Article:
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Officials: 29 Killed in Suicide Bombing at Iraq Mosque

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Friends and relatives of Amir Fadhil, 30, grieve during his funeral procession in Baghdad, Iraq, Monday, Aug. 29, 2011.AP

Weeping relatives and friends are holding funeral processions for worshippers killed in a suicide bombing inside the Iraqi capital's largest Sunni mosque.

One of the funerals was for a father and his 5-year-old son.

Wrapped with blankets, victims' caskets were carried on minibuses through Baghdad's streets Monday while women wailed and beat their chests in grief.

The suicide bomber blew himself up inside Baghdad's largest Sunni mosque Sunday night, killing 29 people during prayers, a shocking strike on a place of worship similar to the one that brought Iraq to the brink of civil war five years ago.

Iraqi security officials said parliament lawmaker Khalid al-Fahdawi, a Sunni, was among the dead in the 9:40 p.m Sunday strike.

Maj. Gen. Qassim al-Moussawi, a spokesman for Baghdad's military operations command, confirmed the attack happened inside the Um al-Qura mosque during prayers in the western Baghdad neighborhood of Al-Jamiaah. The blue-domed building is the largest Sunni mosque in Baghdad.

Two security officials and medics at two Baghdad hospitals put the casualty toll at 29 dead and 38 wounded. All spoke on condition of anonymity because they were not authorized to release the information.

Al-Moussawi put the death toll at only six and said there was no significant damage to the mosque. Conflicting death tolls are common immediately after attacks in Iraq.

"I heard something like a very severe wind storm, with smoke and darkness, and shots by the guards," said a shaken Mohammad Mustafa, who was inside the mosque and was hit in the hand by shrapnel.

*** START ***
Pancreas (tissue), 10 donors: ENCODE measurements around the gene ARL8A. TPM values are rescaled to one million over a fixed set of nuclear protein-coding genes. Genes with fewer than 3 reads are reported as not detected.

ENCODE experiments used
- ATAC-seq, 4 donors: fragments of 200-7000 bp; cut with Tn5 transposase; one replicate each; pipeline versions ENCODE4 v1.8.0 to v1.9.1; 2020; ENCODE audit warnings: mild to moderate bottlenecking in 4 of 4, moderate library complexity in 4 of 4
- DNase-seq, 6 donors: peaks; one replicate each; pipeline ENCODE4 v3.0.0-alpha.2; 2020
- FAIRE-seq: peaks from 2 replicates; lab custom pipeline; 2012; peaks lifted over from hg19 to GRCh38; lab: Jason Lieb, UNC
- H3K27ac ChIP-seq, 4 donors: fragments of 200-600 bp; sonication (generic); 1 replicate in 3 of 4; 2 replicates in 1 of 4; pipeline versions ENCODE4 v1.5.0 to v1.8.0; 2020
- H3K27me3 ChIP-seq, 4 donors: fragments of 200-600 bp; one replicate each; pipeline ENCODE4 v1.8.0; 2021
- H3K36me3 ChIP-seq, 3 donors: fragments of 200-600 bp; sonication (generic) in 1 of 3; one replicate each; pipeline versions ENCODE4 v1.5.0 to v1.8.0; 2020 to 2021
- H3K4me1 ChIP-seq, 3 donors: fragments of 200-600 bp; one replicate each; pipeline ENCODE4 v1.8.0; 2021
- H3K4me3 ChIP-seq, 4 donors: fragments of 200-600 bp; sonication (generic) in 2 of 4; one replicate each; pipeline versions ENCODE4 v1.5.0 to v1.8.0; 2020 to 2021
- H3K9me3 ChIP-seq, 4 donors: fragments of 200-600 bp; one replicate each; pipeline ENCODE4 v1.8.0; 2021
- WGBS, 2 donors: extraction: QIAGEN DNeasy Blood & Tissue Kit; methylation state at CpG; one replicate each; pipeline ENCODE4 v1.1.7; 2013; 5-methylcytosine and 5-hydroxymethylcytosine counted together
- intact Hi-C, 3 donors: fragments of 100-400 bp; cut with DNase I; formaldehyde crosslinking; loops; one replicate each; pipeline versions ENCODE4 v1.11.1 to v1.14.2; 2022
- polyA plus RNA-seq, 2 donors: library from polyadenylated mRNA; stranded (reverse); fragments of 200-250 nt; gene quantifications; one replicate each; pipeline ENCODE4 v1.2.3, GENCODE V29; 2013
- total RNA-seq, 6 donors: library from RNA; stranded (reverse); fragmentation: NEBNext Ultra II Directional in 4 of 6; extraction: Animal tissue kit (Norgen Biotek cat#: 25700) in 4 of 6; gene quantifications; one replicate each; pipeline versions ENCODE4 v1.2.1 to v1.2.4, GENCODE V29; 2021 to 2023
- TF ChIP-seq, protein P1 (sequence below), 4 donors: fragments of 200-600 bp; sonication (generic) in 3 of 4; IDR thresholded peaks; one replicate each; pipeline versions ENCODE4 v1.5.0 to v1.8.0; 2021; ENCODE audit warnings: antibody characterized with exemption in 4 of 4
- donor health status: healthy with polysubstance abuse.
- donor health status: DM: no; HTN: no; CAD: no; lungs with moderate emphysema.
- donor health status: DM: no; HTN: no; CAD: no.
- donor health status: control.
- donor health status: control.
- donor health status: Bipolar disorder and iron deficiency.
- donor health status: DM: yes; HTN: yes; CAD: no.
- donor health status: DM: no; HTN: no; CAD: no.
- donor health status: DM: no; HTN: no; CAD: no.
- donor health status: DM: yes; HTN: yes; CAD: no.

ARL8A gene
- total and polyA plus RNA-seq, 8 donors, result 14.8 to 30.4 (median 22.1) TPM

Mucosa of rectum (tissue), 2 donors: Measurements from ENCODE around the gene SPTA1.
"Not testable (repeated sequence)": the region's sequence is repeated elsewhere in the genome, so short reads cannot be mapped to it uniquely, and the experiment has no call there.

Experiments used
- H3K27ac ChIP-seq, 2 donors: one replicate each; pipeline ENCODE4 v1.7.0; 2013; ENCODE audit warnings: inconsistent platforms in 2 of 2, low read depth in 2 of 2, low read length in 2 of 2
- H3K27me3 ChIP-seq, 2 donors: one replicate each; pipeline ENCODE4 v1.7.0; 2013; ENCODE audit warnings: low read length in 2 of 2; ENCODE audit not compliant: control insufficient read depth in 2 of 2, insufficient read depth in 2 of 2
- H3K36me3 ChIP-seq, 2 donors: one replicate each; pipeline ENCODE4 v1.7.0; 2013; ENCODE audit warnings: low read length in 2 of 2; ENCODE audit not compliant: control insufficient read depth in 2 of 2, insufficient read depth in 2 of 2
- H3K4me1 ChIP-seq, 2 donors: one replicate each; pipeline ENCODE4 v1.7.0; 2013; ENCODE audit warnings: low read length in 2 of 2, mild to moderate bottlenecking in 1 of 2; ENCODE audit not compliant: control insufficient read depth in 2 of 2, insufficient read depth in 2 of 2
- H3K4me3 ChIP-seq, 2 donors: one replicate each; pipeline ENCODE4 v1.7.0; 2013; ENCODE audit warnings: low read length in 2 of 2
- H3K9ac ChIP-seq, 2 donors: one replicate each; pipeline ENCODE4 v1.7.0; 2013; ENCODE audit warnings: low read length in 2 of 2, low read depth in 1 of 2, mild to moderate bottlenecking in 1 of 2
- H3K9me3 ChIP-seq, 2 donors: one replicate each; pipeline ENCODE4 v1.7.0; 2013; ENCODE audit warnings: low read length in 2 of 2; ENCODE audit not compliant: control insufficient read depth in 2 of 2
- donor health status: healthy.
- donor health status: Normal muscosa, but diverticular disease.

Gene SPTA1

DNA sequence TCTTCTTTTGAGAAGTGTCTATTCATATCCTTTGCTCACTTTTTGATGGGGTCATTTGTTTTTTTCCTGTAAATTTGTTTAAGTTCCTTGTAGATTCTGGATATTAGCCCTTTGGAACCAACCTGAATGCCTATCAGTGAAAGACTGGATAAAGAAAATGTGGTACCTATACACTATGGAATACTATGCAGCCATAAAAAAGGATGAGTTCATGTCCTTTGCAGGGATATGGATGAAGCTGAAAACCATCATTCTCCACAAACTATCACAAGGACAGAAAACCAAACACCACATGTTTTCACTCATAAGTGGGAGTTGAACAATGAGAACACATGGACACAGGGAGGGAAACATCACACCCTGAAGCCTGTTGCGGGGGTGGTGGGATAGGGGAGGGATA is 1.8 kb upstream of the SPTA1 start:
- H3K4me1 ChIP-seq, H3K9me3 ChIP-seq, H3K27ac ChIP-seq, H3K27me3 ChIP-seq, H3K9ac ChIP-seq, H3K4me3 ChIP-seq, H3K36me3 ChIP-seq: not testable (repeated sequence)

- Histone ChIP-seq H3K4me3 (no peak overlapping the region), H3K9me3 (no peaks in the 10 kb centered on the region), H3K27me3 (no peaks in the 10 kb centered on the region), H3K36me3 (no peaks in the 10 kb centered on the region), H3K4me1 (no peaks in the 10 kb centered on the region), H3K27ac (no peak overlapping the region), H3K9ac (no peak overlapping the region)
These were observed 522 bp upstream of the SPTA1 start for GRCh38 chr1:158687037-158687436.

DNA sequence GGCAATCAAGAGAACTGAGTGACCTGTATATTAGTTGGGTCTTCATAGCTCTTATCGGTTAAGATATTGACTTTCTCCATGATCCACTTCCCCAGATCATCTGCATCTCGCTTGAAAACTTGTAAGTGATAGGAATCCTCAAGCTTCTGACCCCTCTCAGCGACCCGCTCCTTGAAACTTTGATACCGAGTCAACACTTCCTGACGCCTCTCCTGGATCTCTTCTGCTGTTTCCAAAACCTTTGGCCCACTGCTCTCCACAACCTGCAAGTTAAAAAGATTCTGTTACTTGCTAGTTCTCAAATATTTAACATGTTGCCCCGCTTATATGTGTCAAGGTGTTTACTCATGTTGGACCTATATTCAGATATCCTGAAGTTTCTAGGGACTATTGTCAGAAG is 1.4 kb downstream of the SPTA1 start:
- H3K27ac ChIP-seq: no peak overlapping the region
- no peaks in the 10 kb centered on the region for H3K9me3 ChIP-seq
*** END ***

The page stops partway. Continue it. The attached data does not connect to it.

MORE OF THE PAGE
"How could this occur?" he said. "Is Al Qaeda able to fulfill their act against worshippers? How did this breach happen?"

That the bomber detonated his explosives vest inside the mosque is particularly alarming, and it is reminiscent of a 2006 attack on a Shiite shrine in the Sunni city of Samarra that fueled widespread sectarian violence and nearly ignited a nationwide civil war. In that strike, Sunni militants planted bombs around the Samarra shrine, destroying its signature gold dome and badly damaging the rest of the structure.

No group immediately claimed responsibility for Sunday's bombing, but suicide attacks generally are a hallmark of Al Qaeda, which is dominated by Sunnis. Intelligence officials have speculated that Al Qaeda will do almost anything to re-ignite sectarian violence, but the group recently had focused on attacking Iraqi security forces and the government to prove how unstable Iraq remains.

The attack hit Sunnis who were praying in a special service during the holy Muslim month of Ramadan, which ends Tuesday. It demonstrates anew that security measures to protect Iraqis as U.S. forces prepare to leave remain riddled with gaps, and shows the extent to which militants want to extend violence even as the eight-year- U.S. presence winds down.

The mosque's security is provided by the government-supported Sunni Endowment, and al-Moussawi raised the possibility that the bomber had inside help.

"For sure there must have been someone inside the mosque who helped the bomber," al-Moussawi said. "It must have been someone who is protecting the mosque."